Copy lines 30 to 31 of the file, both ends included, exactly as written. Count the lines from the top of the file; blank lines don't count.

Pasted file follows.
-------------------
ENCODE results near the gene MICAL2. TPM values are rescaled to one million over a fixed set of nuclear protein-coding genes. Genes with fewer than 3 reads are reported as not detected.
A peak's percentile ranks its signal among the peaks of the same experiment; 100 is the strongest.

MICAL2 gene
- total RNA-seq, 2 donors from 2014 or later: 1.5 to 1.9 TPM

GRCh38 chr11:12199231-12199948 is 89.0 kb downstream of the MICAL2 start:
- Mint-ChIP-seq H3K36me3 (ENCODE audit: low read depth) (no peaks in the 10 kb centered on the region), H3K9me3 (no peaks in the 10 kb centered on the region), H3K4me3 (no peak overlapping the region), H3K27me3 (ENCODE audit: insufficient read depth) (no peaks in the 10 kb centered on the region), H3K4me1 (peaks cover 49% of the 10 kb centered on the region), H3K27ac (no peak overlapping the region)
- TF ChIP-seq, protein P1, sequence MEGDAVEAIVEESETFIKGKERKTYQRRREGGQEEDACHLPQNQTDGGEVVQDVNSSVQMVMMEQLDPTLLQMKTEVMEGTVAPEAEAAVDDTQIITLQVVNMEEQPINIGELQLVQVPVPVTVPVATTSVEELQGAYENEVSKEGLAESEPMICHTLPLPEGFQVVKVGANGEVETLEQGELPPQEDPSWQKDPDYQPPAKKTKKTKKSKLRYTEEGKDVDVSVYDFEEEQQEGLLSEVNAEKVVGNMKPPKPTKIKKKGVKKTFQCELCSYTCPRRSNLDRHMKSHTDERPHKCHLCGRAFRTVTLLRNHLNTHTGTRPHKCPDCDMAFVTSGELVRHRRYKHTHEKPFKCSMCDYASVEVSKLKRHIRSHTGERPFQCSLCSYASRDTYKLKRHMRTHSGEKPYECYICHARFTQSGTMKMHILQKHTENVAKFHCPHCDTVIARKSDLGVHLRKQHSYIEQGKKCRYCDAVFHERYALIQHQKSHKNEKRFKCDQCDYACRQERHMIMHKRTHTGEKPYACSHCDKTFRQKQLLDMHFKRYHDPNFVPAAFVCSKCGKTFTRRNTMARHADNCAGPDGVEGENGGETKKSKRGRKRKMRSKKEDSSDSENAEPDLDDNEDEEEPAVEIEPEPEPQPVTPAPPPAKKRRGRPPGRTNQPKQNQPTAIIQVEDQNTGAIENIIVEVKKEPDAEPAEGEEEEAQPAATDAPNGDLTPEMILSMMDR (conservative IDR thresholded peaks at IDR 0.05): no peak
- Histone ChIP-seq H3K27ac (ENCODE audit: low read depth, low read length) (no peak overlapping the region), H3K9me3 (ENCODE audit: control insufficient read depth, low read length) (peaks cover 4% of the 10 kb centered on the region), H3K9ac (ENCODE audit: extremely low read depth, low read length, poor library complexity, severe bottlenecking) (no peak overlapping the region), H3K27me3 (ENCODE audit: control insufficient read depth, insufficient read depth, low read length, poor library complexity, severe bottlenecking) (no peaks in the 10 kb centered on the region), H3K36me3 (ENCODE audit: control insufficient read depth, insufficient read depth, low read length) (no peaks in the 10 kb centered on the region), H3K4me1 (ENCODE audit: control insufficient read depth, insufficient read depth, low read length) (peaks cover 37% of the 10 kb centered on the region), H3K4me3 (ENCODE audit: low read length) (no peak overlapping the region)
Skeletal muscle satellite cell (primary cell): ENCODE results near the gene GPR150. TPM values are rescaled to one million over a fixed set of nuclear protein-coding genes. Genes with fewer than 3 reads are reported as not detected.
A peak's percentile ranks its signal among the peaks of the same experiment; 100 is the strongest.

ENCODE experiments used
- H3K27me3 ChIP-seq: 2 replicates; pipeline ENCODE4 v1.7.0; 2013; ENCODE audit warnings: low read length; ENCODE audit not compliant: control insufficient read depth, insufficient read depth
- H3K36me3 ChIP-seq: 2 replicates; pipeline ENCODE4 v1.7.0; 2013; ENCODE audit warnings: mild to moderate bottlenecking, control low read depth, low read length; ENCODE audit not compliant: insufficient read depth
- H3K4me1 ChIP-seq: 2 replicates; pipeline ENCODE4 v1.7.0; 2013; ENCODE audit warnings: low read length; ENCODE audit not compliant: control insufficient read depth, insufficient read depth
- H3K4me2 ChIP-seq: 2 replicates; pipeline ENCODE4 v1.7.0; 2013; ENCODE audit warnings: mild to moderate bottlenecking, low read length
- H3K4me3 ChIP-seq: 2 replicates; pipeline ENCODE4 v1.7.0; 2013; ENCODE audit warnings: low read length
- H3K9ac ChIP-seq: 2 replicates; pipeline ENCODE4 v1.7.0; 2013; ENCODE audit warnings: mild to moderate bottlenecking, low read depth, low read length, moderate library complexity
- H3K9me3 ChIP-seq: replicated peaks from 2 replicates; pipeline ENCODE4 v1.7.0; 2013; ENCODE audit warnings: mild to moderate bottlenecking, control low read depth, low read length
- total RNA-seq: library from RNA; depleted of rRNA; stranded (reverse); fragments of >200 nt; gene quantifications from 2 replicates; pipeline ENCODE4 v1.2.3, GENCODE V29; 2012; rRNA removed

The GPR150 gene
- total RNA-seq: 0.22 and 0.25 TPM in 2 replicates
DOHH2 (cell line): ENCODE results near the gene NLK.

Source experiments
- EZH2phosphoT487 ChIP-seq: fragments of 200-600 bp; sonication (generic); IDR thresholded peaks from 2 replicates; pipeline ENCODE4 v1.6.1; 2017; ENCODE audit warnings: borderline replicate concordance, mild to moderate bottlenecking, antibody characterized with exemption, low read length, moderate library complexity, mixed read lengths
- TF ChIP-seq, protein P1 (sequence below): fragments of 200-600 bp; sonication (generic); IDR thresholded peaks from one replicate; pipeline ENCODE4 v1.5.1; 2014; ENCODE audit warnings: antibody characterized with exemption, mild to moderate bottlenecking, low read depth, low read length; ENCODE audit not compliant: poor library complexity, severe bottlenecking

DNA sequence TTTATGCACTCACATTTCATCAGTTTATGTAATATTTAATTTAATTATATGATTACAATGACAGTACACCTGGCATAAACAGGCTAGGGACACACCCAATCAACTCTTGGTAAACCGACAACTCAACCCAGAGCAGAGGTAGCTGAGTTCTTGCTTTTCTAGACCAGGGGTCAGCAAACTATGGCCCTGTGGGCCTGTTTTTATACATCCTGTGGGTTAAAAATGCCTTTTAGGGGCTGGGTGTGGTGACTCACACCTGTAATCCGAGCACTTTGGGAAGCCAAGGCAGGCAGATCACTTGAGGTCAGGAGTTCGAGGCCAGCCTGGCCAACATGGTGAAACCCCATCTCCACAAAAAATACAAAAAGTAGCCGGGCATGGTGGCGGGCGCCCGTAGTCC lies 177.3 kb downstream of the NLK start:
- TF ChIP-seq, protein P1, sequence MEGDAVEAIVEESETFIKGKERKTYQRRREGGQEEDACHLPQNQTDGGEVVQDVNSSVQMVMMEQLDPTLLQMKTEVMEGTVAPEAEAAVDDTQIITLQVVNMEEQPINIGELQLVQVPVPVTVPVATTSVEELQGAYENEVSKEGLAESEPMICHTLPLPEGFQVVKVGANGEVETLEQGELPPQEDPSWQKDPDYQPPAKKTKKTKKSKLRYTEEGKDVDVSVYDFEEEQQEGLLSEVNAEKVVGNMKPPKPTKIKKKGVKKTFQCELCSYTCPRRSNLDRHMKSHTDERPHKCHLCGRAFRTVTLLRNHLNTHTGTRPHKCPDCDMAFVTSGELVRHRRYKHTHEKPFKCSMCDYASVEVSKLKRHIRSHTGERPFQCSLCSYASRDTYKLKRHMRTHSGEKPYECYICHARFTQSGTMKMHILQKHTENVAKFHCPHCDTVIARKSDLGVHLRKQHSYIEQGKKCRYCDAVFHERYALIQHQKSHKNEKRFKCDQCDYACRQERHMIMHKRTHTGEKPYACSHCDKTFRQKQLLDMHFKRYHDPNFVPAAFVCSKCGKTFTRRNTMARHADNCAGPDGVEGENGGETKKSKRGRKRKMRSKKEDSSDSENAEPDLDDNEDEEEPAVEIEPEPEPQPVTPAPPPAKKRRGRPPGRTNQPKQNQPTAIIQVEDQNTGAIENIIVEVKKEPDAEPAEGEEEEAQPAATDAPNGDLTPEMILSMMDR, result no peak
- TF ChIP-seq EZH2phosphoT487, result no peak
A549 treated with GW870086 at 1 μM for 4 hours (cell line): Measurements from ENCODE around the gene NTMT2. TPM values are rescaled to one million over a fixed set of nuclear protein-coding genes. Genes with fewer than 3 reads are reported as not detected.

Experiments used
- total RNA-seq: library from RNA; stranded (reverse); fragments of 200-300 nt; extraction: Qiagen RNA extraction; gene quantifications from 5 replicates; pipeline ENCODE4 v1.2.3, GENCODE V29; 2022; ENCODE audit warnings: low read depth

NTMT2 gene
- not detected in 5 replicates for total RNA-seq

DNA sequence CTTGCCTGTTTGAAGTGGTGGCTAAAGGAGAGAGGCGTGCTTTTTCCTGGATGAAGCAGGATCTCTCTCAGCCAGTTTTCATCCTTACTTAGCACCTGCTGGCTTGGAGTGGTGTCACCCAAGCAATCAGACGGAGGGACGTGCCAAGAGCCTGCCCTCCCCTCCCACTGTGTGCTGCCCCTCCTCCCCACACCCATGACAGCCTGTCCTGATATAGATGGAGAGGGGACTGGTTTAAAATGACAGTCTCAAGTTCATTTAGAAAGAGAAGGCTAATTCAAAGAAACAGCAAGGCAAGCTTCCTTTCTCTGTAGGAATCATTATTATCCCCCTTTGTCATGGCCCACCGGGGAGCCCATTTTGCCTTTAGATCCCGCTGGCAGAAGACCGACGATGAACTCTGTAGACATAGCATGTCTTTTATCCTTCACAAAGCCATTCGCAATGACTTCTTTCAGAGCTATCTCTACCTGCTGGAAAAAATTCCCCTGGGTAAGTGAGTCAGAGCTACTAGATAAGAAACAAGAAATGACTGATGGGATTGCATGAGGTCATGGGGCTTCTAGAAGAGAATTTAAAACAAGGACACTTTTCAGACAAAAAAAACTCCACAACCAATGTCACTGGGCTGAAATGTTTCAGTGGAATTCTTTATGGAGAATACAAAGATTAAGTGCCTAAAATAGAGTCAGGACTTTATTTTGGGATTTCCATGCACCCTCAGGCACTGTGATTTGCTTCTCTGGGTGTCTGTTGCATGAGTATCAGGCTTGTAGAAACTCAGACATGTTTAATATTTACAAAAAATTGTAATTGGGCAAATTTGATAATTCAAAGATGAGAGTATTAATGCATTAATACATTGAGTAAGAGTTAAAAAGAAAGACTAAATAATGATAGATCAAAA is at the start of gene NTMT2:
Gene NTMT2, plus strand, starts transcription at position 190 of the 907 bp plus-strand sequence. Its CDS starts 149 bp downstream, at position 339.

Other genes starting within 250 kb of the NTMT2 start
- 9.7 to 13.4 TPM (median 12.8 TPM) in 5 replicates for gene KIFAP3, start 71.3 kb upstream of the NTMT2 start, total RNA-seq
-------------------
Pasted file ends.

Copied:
Experiments used
- total RNA-seq: library from RNA; stranded (reverse); fragments of 200-300 nt; extraction: Qiagen RNA extraction; gene quantifications from 5 replicates; pipeline ENCODE4 v1.2.3, GENCODE V29; 2022; ENCODE audit warnings: low read depth